Yesterday I went on The Ed Show , which is being guest hosted this week by The Nation 's Chris Hayes (who is doing a really incredible job) opposite the terribly smart Reihan Salam of National Review , discussing financial reform and Social Security. I'm assuming at some point this week they'll call Tim Fernholz on to discuss felony voter disenfranchisement and enhanced interrogation techniques. Visit msnbc.com for breaking news , world news , and news about the economy I want to take a second to talk about this experience, because I think it's instructive on the uselessness of the two-minute debate format. Last week I was contacted by NBC, told Chris was hosting, and asked if I wanted to be on the show next Tuesday. I said sure. Yesterday afternoon I was told what the topics would be -- FinReg, Social Security, and Democrats trying to get incriminating videos of Republicans. Knowing that these weren't really my areas of expertise, I asked Tim, who has some chops on these issues , if...

Back To Gates.

An independent review panel put together by the Cambridge police to examine the incident last year in which Harvard professor Henry Louis Gates Jr. was arrested at his own home for disorderly conduct by Sgt. James Crowley is complete : The situation at Gates' home quickly escalated when it shouldn't have, according to the review put together by a 12-member panel assembled in September. No one on the panel had direct ties to the Cambridge Police Department. The report suggests that Crowley could have more clearly explained what he was doing and why he was doing it, especially after being shown Gates' license and university ID. For his part, Gates could have used a more respectful tone to address the officer. This seems strenuously even-handed. Being "disrespectful" to police in your own home, even if you're cooperating with an inquiry, is now grounds for arrest?

Kagan: A Liberal By Another Name.

The conventional wisdom is that the Elena Kagan hearings are a bit of a snoozefest. People complain that the process is useless because nominees refuse to disclose how they might rule on particular cases. In fact, in terms of divining Kagan's legal philosophy, the hearings have been quite instructive. Kagan has been rather forthcoming about her legal philosophy, and it's one people should recognize, because it's similar to the political philosophy claimed by the president. When asked directly, Kagan responded, " I have no grand theory of constitutional interpretation. I am more pragmatic. " This in fact is a "grand theory of constitutional interpretation"; the defining feature is that it pretends not to be a grand theory of constitutional interpretation. The hearings will continue, and both sides will press their ideological arguments, but the hearings have, for the most part, already achieved their purpose. When asked about the role of "original intent" in interpreting the...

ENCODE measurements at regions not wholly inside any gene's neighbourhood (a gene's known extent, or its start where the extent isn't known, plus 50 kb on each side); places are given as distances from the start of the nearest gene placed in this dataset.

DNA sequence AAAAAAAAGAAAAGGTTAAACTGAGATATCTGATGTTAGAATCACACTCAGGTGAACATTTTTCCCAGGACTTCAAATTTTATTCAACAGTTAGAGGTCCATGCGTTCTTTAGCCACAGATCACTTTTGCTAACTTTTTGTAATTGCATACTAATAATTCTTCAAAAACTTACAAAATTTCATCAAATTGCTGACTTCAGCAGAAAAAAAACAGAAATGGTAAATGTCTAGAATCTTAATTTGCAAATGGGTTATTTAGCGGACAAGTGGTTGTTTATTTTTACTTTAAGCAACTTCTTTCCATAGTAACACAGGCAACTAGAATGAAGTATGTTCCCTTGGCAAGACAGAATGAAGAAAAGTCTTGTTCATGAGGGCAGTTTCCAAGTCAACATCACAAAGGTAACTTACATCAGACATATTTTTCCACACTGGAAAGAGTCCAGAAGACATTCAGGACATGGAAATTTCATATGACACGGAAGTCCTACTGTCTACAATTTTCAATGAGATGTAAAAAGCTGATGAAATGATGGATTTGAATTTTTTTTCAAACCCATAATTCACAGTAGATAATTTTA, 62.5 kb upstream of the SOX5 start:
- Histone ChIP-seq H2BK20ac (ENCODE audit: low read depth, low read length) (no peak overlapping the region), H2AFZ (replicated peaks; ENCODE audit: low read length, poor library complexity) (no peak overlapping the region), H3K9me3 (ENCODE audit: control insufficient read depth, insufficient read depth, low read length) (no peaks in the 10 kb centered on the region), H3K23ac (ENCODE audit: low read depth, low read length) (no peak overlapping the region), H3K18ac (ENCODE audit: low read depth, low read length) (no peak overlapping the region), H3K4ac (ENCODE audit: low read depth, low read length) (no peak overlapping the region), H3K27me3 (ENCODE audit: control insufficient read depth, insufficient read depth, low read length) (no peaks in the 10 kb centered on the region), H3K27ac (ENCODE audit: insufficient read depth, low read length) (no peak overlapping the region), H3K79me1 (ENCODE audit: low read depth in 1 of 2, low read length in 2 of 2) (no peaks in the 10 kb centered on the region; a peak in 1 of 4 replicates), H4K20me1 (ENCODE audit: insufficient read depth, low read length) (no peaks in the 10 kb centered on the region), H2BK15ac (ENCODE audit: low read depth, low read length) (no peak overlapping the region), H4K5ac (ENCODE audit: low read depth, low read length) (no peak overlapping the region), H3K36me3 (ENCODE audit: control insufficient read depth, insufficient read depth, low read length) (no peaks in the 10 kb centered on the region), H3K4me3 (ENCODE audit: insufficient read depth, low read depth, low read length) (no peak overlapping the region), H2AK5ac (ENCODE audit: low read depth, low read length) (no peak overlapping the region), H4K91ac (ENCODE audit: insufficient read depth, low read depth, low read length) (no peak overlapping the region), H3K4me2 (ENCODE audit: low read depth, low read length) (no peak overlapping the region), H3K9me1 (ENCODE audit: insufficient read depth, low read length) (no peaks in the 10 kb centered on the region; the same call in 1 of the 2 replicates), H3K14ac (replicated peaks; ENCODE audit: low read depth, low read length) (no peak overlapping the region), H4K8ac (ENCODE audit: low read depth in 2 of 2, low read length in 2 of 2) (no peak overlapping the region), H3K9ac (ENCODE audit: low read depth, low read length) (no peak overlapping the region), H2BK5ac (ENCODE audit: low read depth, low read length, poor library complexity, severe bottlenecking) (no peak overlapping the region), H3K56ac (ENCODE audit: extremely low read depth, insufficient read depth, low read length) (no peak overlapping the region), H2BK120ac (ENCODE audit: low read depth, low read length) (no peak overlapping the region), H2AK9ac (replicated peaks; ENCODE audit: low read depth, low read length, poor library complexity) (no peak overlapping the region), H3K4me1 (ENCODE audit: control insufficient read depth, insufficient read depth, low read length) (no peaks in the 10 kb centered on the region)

Fallout.

Spencer Ackerman , reporting from the Danger Room, says Gen. David Petraeus is having a hard time convincing Republicans he's OK with a 2011 Afghanistan drawdown date. Russ Feingold is WRONG on the internet FinReg. The Walking Dead TV show will not preempt The Walking Dead comic book. Cheering the Confederacy while criticizing the KKK is awkward . Gene Demby is on my turf now. Chris Hayes is subbing for Ed Shultz on MSNBC; I'll be on around 6:30 this evening.

Breitbart's Journolist Reward.

Andrew Breitbart has offered a hundred grand for the entire Journolist archives, the now-defunct off-the-record e-mail list of center-left-leaning policy wonks and journalists that led to Dave Weigel leaving The Washington Post . The only person who could likely fulfill that request is Ezra Klein -- since the archive has been deleted, all that's left is what people haven't removed from their inboxes, and even then, that's premised on the possibility that Ezra never deleted anything. Anyone else would only be able to offer the e-mails they were sent after they joined. If Breitbart does succeed at getting some substantial portion of the list, he's going to be terribly disappointed with all the threads about Bob Dylan and Bruce Springsteen , wonky arguments over health care and Social Security, disagreements over whether Italy's victory in the 1934 World Cup was tainted by Benito Mussolini 's interference, and inside jokes about obscure sub-genres of East Asian art. There was no message...

Pages